Monday, January 5, 2015

Write About What You Know

Paula Martin lives near Manchester in North West England and has two daughters and two grandsons. She had some early publishing success with four romance novels and several short stories, but then had a break from writing while she brought up a young family and also pursued her career as a history teacher for twenty-five years. She has recently returned to writing fiction, after retiring from teaching, and is thrilled to have found publishing success again with her contemporary romances. Apart from writing, she enjoys visiting new places. She has travelled extensively in Britain and Ireland, mainland Europe, the Middle East, America and Canada. Her other interests include musical theatre and tracing her family history.

Where to find Paula:

Group blog (where I blog each week):

Her contemporary romance, His Leading Lady, was first published in 2011, and has just been re-released by Publishing by Rebecca J. Vickery, with a beautiful new cover.

CONTEST ALERT!!! Paula will be giving an e-copy of His Leading Lady to someone who comments. Be sure to leave your email address in your comment for a chance to win.

Write about what you know

His Leading Lady is set mainly in London’s theatre world, when small town girl Jess Harper is given the opportunity of a lifetime – to star in a new musical in the West End (the equivalent of New York’s Broadway).

We’re often advised to write about what we know – but my only experience of the West End is as a member of the audience in the theatres there.

However, I have been stage-struck for most of my life. When I was a child, my parents were Gilbert and Sullivan fans so my very first ‘theatre’ experience was The Yeomen of the Guard when I was about eight. I loved it (and still love the G and S shows). Repertory theatre was also still alive then, so my mother used to take me the weekly plays if she thought they were ‘suitable’ for me. Then, in my teens, I discovered Rodgers and Hammerstein musicals through the amateur operatic society in my home town, and I was hooked!

Although I had a few minor parts in school plays, I couldn’t really act to save my life (can’t sing or dance either!). However, in the 80s and 90s, I worked backstage with two local amateur musical theatre societies, doing either costumes or props. Also, for about ten years I produced two shows each year with the junior section of one society and I was privileged to work with a lot of very talented youngsters.

I’ve never worked in the professional theatre but I reasoned that rehearsals are pretty much the same as in the amateur world, as well as the glitches which happen with scenery and props, even when the show goes ‘live’ in front of audiences. I have a lot of memories of good (and not so good rehearsals), and of the excitement, adrenalin surges, and camaraderie of ‘show week’.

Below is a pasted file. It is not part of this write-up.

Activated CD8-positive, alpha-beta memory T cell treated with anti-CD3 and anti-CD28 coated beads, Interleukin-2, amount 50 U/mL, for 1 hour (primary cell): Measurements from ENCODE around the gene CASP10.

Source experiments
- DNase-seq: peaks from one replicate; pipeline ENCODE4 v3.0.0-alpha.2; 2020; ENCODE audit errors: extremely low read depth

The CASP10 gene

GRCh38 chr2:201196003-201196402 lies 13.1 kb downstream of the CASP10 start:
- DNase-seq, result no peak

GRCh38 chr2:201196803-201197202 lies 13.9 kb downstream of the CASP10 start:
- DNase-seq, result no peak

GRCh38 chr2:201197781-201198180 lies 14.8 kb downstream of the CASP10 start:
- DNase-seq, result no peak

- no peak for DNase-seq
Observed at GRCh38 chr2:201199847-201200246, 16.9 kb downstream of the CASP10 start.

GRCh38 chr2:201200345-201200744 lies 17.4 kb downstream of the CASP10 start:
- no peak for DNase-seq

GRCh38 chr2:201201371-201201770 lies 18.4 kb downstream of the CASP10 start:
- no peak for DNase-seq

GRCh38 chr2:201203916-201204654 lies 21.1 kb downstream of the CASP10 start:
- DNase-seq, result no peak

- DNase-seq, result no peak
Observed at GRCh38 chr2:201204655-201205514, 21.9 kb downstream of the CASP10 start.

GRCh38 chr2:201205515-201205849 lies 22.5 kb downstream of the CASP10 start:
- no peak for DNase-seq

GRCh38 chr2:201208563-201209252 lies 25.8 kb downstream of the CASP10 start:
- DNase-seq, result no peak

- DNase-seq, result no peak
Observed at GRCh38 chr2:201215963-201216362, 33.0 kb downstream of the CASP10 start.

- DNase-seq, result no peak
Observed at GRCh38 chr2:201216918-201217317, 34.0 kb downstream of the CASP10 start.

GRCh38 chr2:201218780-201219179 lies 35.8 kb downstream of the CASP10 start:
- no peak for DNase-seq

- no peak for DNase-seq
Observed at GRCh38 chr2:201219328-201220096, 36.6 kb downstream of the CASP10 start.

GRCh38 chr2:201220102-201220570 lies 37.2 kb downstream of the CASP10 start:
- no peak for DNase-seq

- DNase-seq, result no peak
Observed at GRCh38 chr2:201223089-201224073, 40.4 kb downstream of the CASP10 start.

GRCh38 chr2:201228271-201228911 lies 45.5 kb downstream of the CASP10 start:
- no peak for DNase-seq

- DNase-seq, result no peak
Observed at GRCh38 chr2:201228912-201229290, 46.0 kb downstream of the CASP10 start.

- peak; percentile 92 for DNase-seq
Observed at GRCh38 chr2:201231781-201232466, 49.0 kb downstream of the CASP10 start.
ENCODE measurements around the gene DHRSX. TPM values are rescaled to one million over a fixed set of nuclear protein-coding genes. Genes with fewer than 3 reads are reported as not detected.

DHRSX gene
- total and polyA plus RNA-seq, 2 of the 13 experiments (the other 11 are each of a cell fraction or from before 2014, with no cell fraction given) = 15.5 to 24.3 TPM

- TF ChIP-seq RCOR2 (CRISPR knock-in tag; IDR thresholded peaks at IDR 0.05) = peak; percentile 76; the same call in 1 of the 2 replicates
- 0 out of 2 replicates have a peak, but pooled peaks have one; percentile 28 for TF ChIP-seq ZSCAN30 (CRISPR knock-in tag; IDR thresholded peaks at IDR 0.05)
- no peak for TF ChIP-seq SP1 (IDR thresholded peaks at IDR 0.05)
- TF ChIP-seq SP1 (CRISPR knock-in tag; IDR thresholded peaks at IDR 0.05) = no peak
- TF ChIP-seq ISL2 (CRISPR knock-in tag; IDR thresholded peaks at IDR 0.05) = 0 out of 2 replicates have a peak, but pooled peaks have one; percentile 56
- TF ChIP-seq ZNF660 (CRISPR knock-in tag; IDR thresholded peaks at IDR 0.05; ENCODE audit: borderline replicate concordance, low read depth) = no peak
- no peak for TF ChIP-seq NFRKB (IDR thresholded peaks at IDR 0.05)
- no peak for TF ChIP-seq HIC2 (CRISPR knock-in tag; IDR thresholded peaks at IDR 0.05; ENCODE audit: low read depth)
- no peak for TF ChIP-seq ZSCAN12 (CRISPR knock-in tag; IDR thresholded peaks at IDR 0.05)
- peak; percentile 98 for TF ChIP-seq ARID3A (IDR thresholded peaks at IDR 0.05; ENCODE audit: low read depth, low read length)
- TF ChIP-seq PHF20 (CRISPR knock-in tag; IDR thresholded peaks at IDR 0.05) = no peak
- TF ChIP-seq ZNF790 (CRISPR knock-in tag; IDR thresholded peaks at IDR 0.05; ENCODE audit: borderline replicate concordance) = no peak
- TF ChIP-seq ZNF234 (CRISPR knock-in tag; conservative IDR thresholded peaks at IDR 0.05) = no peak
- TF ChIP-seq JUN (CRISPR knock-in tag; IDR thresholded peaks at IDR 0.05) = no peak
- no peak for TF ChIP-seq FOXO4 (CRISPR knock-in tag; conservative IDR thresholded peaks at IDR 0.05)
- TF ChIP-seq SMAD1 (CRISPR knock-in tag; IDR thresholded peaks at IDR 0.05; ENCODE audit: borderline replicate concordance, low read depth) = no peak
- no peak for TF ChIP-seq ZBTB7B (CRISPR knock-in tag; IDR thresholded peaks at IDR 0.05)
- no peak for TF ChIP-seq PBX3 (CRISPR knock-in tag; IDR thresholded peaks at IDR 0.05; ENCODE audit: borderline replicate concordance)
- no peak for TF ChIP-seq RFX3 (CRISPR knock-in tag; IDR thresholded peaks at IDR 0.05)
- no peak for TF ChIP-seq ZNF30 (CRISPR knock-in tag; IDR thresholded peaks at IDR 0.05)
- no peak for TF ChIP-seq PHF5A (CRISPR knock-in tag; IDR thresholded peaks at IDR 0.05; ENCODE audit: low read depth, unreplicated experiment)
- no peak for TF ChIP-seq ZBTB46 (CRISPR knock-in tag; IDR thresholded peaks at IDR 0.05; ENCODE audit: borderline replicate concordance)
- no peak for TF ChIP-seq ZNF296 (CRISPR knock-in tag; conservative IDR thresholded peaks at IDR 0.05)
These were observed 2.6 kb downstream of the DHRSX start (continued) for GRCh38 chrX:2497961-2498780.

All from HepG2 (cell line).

In that sense, therefore, I could write about what I knew, and the main thing I had to research was how professional shows are financed.

Of course, the background and setting of romance novels only form part of the story. Even more important are the emotions of the main character and we, as writers, can write what we know about those, since we may have experienced them ourselves – the thrill of falling in love, the uncertainty, the fear, sometimes the disappointment, even resentment and anger. Then, since romance novels should always have a happy ending, there’s also relief, joy, and happiness.


Jess Harper's life is turned upside down when her twin sister disappears a week before rehearsals are due to start for a new West End musical in which Lora has the lead role. Jess decides to impersonate her in order to save her career, despite her initial dislike of Kyle Drummond, the determined and arrogant director. The last thing she expects is the irresistible magnetism that draws them together, but there's also evidence Kyle dated Lora.

Is Jess simply a substitute, in real life as well as in the show? And what will happen when Lora eventually returns?


(Jess is posing as her sister, and she and Kyle have returned to Lora’s apartment after having dinner, the night before they are due to do a TV interview together)

Kyle followed her across the landing and panic fluttered in her stomach, like a bird caught in a net. Her fingers shook as she started to put the key in the lock, but his hand on her arm stopped her. “I’ll pick you up at nine thirty tomorrow.”

She looked round at him, genuinely taken aback. “But—but aren’t you coming in?”
The instant she said it, she could have kicked herself. Amusement flashed across Kyle’s face. “What man could turn down such an invitation? But no, tonight I must resist. You need a good night’s sleep and I—” He stopped and gave a half-laugh. “Let’s just say I have several things to sort out before tomorrow.”

Jess knew the feeling sweeping through her should be one of relief, knew she should say a casual goodnight to him and open the apartment door, but she couldn’t move. His steady gaze sent waves of heat flooding along her veins, and she tensed. When he put his hands on both her arms and started to lower his head, a warning bell shrilled in her mind but it was too late.

His mouth was against hers, soft and gentle, and so warm and tantalising that her head began to swim. A small gasp escaped from her lips and parted them slightly. Kyle’s arms went round her, and he pulled her firmly against him. His lips hardened and his tongue slid into her mouth.

She’d been kissed passionately before but nothing had prepared her for Kyle’s kiss. His mouth took possession of her in a seductive demand for surrender. As his tongue gently fondled hers, sensations she’d never known before heated her skin, ignited every nerve, and melted every bone. She gripped his shoulders, and involuntarily arched towards him, thrilling exquisitely to the firmness of his body against hers. The surrender he demanded was complete as she responded with the same fervour, wanting more, still more.

When he released her, her breathing was ragged, and she stared up at him, dazed and disorientated.
For a couple of seconds, Kyle stared back at her before blowing out his cheeks as he exhaled. “Wow, you certainly know how to make a man regret his decision.” He cupped her chin with his hand and his gentle smile softened the darkness of his eyes. “I’d better go, otherwise I never will. Goodnight, beautiful lady. Sleep well, and don’t worry about tomorrow. You’ll be fine.”